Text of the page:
Tips for a successful participant recruitment
- While extrinsic motivators (like monetary reward) can improve participants' response rate, do try to instill intrinsic motivation in your participants. Instrinsic motivators should be the main recruitment front, with extrinsic motivators playing a peripheral role. This is because intrinsic motivation will improve the participant's involvement and the correctness of her task in the study. You can do this by:
- telling prospective participants that their contribution matters
- incorporating storytelling, i.e., tell them about your research, the future you envision and how they can be a part of it
- Avoid or minimize extrinsic motivators, e.g., monetary incentives. If you must use them (e.g., because your inclusion criteria is rather specific), then consider employing "amount surprises"  or give the incentives to the user before the study  to improve participants' response rate.
- For surveys, lottery draws are shown to improve participants' response rate .
- Extrinsic motivators can also serve as a follow-up recruitment technique. E.g., if you want to do a follow-up interview with a participant, offering them a monetary reward at the end of their initial study will improve the participant's response rate.
- Be honest about:
- The tasks that the participants will have to do in the user study. (E.g., is the task going to fatigue the participant?)
- The time it will take to complete the user study. Be conservative with the estimate of the study duration.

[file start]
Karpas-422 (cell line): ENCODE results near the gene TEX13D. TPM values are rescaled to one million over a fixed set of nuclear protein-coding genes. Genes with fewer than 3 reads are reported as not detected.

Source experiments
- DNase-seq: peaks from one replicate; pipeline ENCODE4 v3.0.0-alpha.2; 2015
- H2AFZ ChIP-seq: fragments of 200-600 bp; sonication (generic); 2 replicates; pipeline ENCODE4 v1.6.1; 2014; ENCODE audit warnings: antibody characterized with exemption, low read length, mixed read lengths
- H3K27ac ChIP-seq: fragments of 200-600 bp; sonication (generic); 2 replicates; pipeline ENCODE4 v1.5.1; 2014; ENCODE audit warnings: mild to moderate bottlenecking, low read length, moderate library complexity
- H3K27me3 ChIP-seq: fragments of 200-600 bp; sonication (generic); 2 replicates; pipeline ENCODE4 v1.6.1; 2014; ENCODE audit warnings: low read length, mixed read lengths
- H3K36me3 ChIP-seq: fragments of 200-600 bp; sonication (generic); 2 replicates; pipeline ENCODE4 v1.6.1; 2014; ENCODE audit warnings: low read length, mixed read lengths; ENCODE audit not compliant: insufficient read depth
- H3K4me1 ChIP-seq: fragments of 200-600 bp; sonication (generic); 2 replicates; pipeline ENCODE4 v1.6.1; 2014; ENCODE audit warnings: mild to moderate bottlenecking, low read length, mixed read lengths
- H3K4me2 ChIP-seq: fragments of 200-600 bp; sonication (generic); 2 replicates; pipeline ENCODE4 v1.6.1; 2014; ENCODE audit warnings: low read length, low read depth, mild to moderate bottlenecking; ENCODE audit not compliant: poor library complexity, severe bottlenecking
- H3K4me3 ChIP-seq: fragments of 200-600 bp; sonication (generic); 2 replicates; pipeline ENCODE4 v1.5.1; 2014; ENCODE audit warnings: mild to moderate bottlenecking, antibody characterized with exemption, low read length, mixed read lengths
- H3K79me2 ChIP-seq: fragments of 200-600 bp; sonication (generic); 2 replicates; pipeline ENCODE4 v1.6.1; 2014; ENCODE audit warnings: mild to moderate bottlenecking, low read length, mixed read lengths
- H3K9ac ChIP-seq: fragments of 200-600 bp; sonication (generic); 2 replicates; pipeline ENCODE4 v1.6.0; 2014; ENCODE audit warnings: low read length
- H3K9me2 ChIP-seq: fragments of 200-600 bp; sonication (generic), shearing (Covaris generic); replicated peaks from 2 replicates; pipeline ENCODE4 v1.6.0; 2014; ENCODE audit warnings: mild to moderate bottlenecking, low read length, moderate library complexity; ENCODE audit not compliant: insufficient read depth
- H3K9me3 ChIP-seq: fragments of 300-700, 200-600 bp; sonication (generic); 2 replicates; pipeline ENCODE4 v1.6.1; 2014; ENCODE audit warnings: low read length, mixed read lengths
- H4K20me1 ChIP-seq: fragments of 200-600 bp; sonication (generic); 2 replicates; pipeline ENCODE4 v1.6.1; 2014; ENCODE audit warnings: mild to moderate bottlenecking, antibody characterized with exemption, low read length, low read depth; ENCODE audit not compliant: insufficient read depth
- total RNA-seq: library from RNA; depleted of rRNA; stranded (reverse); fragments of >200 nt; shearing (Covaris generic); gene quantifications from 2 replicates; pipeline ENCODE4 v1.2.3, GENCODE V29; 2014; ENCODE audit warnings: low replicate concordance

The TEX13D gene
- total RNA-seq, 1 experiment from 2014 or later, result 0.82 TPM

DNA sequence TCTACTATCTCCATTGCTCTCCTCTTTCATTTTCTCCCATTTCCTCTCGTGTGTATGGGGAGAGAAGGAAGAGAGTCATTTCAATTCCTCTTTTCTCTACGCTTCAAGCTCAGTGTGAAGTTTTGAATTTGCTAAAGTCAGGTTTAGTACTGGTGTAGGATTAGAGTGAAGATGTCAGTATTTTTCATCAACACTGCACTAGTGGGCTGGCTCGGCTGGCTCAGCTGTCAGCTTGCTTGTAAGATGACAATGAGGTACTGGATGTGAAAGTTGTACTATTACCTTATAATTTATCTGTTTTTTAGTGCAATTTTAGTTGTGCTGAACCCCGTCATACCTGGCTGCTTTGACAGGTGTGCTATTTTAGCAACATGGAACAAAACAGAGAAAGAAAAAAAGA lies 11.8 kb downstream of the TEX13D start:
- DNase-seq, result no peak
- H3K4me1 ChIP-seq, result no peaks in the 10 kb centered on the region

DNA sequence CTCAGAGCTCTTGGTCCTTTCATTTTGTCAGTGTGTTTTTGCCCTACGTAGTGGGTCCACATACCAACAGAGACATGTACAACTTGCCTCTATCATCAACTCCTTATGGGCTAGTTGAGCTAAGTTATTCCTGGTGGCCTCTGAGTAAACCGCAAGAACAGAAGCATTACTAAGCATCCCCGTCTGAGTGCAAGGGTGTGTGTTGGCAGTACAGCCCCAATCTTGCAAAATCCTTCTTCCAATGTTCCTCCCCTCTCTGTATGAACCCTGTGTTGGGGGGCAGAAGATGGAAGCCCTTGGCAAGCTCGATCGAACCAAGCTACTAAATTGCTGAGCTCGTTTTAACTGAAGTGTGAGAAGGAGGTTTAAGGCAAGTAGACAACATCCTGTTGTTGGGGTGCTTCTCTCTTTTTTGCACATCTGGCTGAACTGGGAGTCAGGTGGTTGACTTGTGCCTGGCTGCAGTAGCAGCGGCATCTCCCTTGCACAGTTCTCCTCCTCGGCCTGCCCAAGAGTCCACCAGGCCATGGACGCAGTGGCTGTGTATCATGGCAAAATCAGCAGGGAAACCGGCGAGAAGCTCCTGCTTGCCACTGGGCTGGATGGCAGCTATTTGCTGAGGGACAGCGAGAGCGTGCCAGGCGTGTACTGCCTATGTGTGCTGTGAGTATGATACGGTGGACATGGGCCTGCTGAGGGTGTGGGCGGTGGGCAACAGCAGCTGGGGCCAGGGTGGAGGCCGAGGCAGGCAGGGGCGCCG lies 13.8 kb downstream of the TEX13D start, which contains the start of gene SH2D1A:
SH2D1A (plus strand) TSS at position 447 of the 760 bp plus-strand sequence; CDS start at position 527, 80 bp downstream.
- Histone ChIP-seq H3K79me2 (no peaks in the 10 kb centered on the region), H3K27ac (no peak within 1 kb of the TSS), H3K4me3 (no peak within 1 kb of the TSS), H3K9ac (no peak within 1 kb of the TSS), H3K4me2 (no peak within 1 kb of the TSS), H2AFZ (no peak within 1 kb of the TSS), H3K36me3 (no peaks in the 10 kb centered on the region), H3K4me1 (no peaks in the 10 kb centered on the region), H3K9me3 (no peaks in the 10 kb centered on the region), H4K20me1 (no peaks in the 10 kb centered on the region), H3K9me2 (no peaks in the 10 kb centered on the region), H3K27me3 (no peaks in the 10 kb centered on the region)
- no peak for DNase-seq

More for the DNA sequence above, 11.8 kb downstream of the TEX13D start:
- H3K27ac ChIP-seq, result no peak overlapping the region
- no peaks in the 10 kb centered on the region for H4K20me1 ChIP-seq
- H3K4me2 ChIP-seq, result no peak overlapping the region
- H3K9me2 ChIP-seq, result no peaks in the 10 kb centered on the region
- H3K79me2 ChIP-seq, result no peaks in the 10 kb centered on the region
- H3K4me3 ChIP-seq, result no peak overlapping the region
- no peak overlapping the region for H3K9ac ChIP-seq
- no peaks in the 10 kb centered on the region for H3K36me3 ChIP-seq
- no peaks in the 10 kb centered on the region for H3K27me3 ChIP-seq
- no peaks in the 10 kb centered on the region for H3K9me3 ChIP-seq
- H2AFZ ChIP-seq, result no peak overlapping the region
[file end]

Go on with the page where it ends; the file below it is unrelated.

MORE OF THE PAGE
- Use formal language in online studies to improve participant attention .
- Consider the task design:
- Design tasks to help participants achieve the state of "Flow"
- Characteristics of such a task :
- Concrete goals with manageable rules
- Balance user skill and task difficulty
- Provide feedback
- Minimize distractions
- Better to have smaller tasks
- Make tasks more fun
- Be careful about using gamification techniques, e.g., adding achievements and points, as it might extrinsically motivate participants and might compromise the ecological validity of the research.
 August, T., & Reinecke, K. 2019. Pay Attention, Please: Formal Language Improves Attention in Volunteer and Paid Online Experiments. In Proceedings of the 2019 CHI Conference on Human Factors in Computing Systems (p. 248). ACM.
 Czikszentmihalyi, M. 1990. Flow: The Psychology of Optimal Experience. New York: Harper & Row.
 Fiore, A., Cheshire, C., Taylor, L., Mendelsohn, G. 2014. Incentives to Participate in Online Research: An Experimental Examination of Surprise Incentives. https://dx.doi.org/10.1145/2556288.2557418
 Church, A. 1993. Estimating the Effect of Incentives on Mail Survey Response Rates: A Meta-Analysis. Public Opinion Quarterly 57(1), 62. https://dx.doi.org/10.1086/269355
 Bosnjak, M., Tuten, T. 2006. Classifying Response Behaviors in Web-based Surveys. Journal of Computer-Mediated Communication 6(3), 0-0. https://dx.doi.org/10.1111/j.1083-6101.2001.tb00124.x